I reassured any girls that were nervous they could sit at a safe distance to watch proceedings. One parent had written to me to say her daughter would probably not attend as she is very frightened of dogs. So on the evening I was delighted to find that all the Brownies turned up, including the girl with the fear of dogs. We all enjoyed the demonstration and when the girls were asked if they wanted to come out one by one and command Celine, I was gobsmacked to find that every single Brownie did. Even the Brownie with the ‘big fear’.

I felt so proud of the Brownies, but most of all I was humbled by that 7-year old. It must have taken a lot of courage to not only come to the meeting, but to stand face to face with her biggest fear. She commanded the dog to do her tricks and at the end of the evening she even stroked her. It was an experience which she will hopefully carry with her for a long time and I was reminded how guiding can make a ‘positive difference’ to the girls’ lives and confidence.

I sent a note and photos to her mother to say how well it went and she sent me this reply.

“Thank-you so much for your email and the pictures, I cannot explain how nice it is to see that after years of panics and screaming from her (she even had hypnotherapy at one point as she refused to walk to school in case she saw a dog). She is better now but still very wary.

I am pleased she coped with it so well and thank you for supporting her (and the other girls) it looks like they really enjoyed it and she was certainly buzzing when she got home. “

That says it all, I think!!

Glad tidings of comfort and joy


Whilst Black Friday appeals to our base instinct for a bargain; most of the big retailers and their adverts at Christmas try to embody those wonderful lines from The Grinch ” What if Christmas, he thought, doesn’t come from a store. What if Christmas…perhaps…means a little bit more!” (despite the obvious objective to get us to spend more at their stores and websites).

Think John Lewis’ Man on The Moon (buy an extra present to give to someone lonely); Sainsburys’ First World War advert last year (chocolate can solve all problems, even war); you might also have seen German supermarket Edeka’s guilt trip of an advert this year where a grandfather has to fake his own funeral to bring his family together or the Dolmio-style puppets advertising the Spanish lottery Christmas draw  (OK, these all made me cry).

For children this time of year is often filled with treats, Christmas parties, sparkling fairy lights and excitement. Trying to remind them that maybe Christmas means a little bit more can be an uphill battle.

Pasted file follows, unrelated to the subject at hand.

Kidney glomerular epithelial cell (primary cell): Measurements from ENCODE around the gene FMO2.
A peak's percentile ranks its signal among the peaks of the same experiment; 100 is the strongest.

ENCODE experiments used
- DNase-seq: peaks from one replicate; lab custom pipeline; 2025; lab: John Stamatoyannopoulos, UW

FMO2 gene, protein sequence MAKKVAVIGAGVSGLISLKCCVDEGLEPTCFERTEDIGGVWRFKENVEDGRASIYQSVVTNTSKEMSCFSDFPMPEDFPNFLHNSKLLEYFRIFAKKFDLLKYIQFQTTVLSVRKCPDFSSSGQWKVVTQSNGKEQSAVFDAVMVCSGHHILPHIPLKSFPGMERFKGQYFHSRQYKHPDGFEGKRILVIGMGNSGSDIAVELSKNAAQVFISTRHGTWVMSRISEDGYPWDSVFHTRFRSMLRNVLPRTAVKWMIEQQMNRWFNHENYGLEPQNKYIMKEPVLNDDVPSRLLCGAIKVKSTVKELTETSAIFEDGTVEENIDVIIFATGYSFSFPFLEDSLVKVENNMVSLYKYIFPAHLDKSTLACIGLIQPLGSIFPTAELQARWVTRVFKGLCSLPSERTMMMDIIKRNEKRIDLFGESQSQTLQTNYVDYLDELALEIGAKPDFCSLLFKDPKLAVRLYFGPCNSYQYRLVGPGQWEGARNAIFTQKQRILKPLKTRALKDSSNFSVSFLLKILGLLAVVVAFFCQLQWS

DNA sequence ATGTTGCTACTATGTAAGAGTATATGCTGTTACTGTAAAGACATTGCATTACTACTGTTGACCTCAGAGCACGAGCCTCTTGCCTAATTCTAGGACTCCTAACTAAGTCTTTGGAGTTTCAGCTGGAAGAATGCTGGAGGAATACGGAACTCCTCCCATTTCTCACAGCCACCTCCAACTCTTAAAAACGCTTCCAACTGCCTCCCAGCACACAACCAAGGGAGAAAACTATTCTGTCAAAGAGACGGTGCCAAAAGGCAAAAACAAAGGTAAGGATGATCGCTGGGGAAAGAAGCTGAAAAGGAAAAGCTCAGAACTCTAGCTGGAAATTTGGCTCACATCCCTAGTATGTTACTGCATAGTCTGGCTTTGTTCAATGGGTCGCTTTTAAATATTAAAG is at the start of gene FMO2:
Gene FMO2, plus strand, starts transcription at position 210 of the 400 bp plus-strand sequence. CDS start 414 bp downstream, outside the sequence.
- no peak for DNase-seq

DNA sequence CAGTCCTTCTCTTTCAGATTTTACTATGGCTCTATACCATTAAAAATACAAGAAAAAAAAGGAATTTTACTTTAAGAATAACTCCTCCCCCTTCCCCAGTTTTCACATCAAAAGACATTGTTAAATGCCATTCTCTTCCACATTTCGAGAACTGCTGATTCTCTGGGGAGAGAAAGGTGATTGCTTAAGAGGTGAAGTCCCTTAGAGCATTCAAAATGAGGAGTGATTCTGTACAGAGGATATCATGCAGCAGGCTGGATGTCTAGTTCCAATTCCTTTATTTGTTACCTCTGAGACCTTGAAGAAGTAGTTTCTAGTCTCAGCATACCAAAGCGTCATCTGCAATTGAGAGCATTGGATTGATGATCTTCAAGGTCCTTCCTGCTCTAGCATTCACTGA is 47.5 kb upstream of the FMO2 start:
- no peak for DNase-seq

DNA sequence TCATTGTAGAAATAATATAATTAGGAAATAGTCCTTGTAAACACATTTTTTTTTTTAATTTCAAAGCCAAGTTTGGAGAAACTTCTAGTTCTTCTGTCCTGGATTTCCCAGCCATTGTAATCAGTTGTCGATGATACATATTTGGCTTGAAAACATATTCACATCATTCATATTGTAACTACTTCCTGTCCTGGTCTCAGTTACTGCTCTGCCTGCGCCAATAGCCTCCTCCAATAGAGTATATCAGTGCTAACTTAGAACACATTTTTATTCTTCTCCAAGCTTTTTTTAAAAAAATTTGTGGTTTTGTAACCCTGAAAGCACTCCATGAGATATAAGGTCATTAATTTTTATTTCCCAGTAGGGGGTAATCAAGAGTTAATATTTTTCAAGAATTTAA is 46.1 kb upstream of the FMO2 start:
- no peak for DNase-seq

At Rainbows, Brownies & Guides, as well as Christmas crafts, performing at the Scout & Guide Carol service (Collection for our local food bank), and our end of term celebrations, we wrapped soaps in flannels and decorated them as reindeer (Thanks Aldbourne Brownies for the idea). Next Friday we will deliver them to a local dementia care home. herdreindeer2

Other units have been asking girls to donate pocket money for those less fortunate, filling shoe boxes with small gifts for children impacted by domestic violence, carol singing to raise funds for charities and many other community action projects that remind the girls that not everyone is as lucky as them and that they can make a real difference.

So we can be proud that we offer our children a chance to understand the real meaning of Christmas. It’s not some over commercialised, overly sentimental, idealised version of family life. It’s not about turkey or goose, how crispy your roast potatoes are, or what we lovingly refer to at camp as SPS, sponge pudding syndrome, that bloated feeling you get after eating so much that you feel you may never move again. It’s not even about the wonder of small children as they realise Father Christmas really did visit, and the reindeer left carrot tops on the floor as proof. It’s a chance, not limited to Christmas, to help those less fortunate than ourselves and to spread a little happiness.

Fireworks and small children. What could possibly go wrong?


Risk assessment.

Two words that can strike fear and dread into even the most sensible minds and hearts.

This week at my Rainbow & Brownie unit we’re celebrating Bonfire Night. Which will involve real fire, and real sparklers, which glow at up to 2000 degrees Celsius. What could possibly go wrong?

There are two ways to look at risk. One, educate young people to understand risks and dangers, and how to offset, mitigate or manage those risks. Two, wrap yourself & your child in cotton wool, then bubble wrap, and stay inside forever. Although even then you have risks to consider – making sure airways are not covered by bubble wrap, that movement is not impeded  by cotton wool, that you can still fit through doorways etc. So really we’re left with option one – educate our young people to recognise and manage risks.

Fireworks Night is a great example of this. We could steer well clear. But actually few children get to experience sparklers or fireworks up close these days because most attend large public fireworks displays where sparklers are banned. There’s much less talk of the Fireworks Safety Code. So teaching about the dangers AND letting them experience the magic of those golden glowing sparklers is valuable.